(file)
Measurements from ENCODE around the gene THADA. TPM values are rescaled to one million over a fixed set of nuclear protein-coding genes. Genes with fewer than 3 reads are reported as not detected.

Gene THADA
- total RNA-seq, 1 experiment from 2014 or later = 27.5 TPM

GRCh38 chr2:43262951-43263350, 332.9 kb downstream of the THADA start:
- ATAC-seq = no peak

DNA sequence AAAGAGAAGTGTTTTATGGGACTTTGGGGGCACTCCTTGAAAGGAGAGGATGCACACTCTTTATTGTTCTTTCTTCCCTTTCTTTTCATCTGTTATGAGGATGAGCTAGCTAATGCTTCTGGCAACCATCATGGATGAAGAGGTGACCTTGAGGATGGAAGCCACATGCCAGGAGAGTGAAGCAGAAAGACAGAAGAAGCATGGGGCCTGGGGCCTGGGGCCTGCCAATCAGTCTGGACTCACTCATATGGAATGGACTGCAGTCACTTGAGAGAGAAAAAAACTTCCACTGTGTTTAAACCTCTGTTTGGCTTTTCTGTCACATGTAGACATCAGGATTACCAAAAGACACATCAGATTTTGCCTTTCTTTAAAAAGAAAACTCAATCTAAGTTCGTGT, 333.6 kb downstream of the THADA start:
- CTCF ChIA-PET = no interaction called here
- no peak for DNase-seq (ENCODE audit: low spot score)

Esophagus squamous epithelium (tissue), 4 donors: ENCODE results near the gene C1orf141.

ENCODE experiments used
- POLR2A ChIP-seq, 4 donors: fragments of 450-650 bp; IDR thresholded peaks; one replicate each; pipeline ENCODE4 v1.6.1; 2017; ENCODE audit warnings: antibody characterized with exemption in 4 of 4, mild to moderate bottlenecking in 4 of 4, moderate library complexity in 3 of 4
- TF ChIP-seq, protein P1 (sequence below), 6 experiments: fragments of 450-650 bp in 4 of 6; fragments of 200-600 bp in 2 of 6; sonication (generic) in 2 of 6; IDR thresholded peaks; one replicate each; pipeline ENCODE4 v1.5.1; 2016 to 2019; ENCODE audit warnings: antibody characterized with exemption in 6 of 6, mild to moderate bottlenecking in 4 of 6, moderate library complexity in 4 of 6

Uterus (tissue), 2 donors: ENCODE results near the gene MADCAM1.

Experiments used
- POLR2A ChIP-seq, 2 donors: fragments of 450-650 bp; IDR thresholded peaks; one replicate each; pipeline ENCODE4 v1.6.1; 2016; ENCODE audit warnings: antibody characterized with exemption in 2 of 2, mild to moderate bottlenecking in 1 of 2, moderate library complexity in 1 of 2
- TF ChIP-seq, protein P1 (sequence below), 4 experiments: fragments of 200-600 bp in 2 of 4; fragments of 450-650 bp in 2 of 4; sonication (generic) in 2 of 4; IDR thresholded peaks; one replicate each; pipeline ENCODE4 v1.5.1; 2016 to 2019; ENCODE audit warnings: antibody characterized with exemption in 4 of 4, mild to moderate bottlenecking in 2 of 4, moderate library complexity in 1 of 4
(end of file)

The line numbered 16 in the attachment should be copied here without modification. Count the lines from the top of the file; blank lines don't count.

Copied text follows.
- TF ChIP-seq, protein P1 (sequence below), 4 experiments: fragments of 200-600 bp in 2 of 4; fragments of 450-650 bp in 2 of 4; sonication (generic) in 2 of 4; IDR thresholded peaks; one replicate each; pipeline ENCODE4 v1.5.1; 2016 to 2019; ENCODE audit warnings: antibody characterized with exemption in 4 of 4, mild to moderate bottlenecking in 2 of 4, moderate library complexity in 1 of 4